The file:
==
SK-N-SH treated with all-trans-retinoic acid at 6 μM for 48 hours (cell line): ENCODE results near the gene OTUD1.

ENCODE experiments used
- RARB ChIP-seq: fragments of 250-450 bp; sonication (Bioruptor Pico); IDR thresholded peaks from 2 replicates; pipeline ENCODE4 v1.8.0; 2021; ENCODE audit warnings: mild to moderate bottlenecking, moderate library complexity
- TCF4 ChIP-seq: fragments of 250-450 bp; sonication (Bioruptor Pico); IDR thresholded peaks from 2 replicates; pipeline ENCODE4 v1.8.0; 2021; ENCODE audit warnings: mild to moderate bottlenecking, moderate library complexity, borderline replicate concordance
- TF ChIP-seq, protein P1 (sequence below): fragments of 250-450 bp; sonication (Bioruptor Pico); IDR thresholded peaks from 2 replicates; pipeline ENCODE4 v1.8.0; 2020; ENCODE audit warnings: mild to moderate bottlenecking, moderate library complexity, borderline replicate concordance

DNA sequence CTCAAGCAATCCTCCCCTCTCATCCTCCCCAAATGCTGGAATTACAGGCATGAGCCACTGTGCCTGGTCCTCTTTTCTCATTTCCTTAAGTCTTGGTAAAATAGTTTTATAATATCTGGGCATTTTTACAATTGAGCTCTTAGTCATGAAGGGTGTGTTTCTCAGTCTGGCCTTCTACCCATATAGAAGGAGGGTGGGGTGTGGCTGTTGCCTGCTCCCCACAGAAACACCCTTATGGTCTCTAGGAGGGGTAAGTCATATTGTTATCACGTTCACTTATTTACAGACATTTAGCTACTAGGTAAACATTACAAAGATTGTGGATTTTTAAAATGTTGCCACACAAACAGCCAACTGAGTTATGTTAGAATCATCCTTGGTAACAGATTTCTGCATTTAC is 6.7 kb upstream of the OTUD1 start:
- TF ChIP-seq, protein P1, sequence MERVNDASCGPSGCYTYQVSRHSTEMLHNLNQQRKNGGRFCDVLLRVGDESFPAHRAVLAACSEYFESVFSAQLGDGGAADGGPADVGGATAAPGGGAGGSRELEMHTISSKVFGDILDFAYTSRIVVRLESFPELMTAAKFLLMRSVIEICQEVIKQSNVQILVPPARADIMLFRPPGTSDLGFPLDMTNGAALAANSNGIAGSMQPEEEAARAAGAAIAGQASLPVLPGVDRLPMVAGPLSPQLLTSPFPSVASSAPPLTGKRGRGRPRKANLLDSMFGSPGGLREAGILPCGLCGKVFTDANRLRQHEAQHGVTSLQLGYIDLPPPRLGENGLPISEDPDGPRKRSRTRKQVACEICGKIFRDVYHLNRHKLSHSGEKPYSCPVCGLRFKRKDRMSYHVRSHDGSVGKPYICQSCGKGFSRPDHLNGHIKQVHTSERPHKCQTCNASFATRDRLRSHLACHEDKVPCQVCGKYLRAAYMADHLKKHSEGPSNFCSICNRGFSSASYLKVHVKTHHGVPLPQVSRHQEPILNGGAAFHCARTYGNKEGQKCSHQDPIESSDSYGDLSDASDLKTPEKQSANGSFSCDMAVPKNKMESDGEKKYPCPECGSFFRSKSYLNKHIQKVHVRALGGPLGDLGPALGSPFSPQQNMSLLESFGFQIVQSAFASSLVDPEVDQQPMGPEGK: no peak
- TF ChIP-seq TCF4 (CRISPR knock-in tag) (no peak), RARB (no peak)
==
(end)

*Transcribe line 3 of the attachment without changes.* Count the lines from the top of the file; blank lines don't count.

- RARB ChIP-seq: fragments of 250-450 bp; sonication (Bioruptor Pico); IDR thresholded peaks from 2 replicates; pipeline ENCODE4 v1.8.0; 2021; ENCODE audit warnings: mild to moderate bottlenecking, moderate library complexity